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    As I understand it, these schemes work to even out the power production cycle, which is important since power plants are more efficient when they run at a constant rate of output. So, you use electricity generated by a conventional power plant to pump the water up the mountain at night when demand on the grid is down, allowing the plant to run more efficiently, then recover most of the energy during the day when it flows back down through the turbines. Steve is right--it's a gigawatt of storage, not a gig of generated power.

    The main beneficiary of this system would seem to be the utility, but if the net effect is more efficiency and fewer power plants, then I'd say we all benefit.

    Sounds like a neat tour, Craig. Be sure to fill us in on what you see.
  6. cbrodsky

    cbrodsky Member

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    There was an amazing facility just like this next to Chattanooga (sp?) that we toured years ago. The philosophy is simple - the river always flows and makes power. When there's nobody to buy it, you pump up to fill the lake - when demand spikes, usually late in day, within minutes, extra turbines inside the mountain are brought online and the lake is emptied generating a burst of high-value power. It was particularly impressive how fast these could be started up and brought online - an valuable method to balance demand quickly.

    The facility deep inside the mountain was amazing to see - one of the coolest engineering marvels I have ever seen.

    I had a lot of problems with this tour until I understood that the power being generated on the river in the middle of the night was essentially worthless and the power coming during that peak production has very very high market value. Otherwise you violate some fundamental thermodynamic prinicples trying to make money at this :)

    -Colin
  7. wg_bent

    wg_bent Minister of Fire

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    These would seem to help solve the problems associated with wind and PV electric generation. Bad night time performance. Or additionally with wind, poor consistant output.

    Seems to me we should be following the model of the chinese here. Dam the Hudson....Just above Poughkeepsie of course! ;-)
  8. begreen

    begreen Mooderator Staff Member

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    The Chinese? We've already done it. The Columbia River Basin is the most hydroelectrically developed river system in the world. More than 400 dams -- 11 run-of-the-river dams on the mainstem. Basically they've turned it into a big lake. Lots of hydropower, but lousy for salmon.
  9. saichele

    saichele Minister of Fire

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    Life's full of trade offs.
  10. wg_bent

    wg_bent Minister of Fire

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    How many people did they displace, business ruined, lives distroyed in doing the Columbia River vs how many for the Three Gorges Dam project ?
  11. webbie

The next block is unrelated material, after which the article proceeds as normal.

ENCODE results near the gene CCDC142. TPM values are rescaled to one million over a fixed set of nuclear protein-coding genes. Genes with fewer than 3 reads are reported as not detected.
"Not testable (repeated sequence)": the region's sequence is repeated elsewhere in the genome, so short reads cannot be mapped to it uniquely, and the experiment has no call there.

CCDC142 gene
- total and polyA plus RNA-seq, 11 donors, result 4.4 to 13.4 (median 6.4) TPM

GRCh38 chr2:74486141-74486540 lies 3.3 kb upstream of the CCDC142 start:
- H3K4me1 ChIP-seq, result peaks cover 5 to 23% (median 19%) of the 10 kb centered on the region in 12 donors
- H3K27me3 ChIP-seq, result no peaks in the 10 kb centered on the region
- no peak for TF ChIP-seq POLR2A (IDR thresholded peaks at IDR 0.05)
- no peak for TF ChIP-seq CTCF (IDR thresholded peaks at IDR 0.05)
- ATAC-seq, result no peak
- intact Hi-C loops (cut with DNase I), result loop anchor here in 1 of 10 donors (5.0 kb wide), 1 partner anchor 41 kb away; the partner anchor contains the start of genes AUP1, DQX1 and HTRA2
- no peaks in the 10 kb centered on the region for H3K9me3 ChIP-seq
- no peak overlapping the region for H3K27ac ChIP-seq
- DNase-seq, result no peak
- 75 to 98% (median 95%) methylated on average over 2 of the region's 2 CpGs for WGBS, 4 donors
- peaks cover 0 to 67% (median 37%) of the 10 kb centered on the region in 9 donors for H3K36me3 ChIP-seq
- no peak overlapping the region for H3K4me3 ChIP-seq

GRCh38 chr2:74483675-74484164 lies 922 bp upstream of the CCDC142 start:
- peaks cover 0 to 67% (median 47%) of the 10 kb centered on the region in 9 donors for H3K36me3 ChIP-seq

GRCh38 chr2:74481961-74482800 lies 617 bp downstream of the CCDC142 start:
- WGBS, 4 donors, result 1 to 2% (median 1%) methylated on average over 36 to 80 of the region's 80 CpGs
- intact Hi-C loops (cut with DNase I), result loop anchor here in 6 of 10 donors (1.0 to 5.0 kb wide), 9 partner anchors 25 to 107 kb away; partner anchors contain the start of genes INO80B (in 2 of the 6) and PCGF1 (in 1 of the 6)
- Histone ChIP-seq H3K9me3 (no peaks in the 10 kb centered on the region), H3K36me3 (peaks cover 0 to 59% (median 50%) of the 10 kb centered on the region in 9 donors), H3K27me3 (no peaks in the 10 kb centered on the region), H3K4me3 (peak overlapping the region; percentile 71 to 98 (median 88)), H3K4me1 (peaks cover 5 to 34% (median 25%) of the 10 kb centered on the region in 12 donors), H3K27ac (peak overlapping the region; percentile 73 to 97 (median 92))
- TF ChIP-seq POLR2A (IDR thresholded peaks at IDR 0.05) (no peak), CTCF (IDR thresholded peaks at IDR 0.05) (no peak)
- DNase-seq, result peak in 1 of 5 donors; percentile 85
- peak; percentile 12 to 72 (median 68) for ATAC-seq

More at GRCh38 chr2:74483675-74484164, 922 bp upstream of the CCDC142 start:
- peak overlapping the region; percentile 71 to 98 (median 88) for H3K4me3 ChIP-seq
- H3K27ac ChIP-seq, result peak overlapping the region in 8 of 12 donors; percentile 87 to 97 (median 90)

webbie Seasoned Moderator Staff Member

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    From what I understand, most of the Hydro in this country has already been tapped.....there is some small scale, but the big juice is already flowing. As far as China goes, we should be really happy about their dam - it means that much less coal pollution. Yes, life is full of trade-offs!
  12. saichele

    saichele Minister of Fire

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    There's more hydro out there, and there's hydro being removed all the time. Our local utility operates a couple nukes, but apparently they require a significant shot of juice to get going. So they maintained abunch of low hydros that were only used occasionally. cost of maintenance, liability, and the persistent harrassment from environmentalists has resulting in their dismantling/removal, and massive environmental cleanup/damage as a result of the PCB and metal-laden sediments the dams had been trapping for decades. Easier to buy the juice from the coal plant.

    Steve
  13. restorer

    restorer New Member

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    [quote author="Webmaster" date="1153926403"]Our local papers today has a story about some of our local power plants being sold.

    One of them is Northfield Mountain, which at first glance looks like a very green power source. It is a hydro generator that is actually built INSIDE a mountain. The area around it is run by the utility as a large park, with everything from boat tours on the river, to cross country skiing. Bald eagles as well as other rare species live there.

    But get this - this plant generates 1,080 MEGAWATTS of electricity - and it is only one of many hydro plants in the Ct. and Deerfield rivers....that is some serious juice!

    The problem I have is who bought it? If it is a supplier, will it be efficeinly operated? We seem to sell green good business with no concern for the buyer. What are they goig to do with the plant? Are they going to improve eiffiency or degrade to close. Is this a PR move?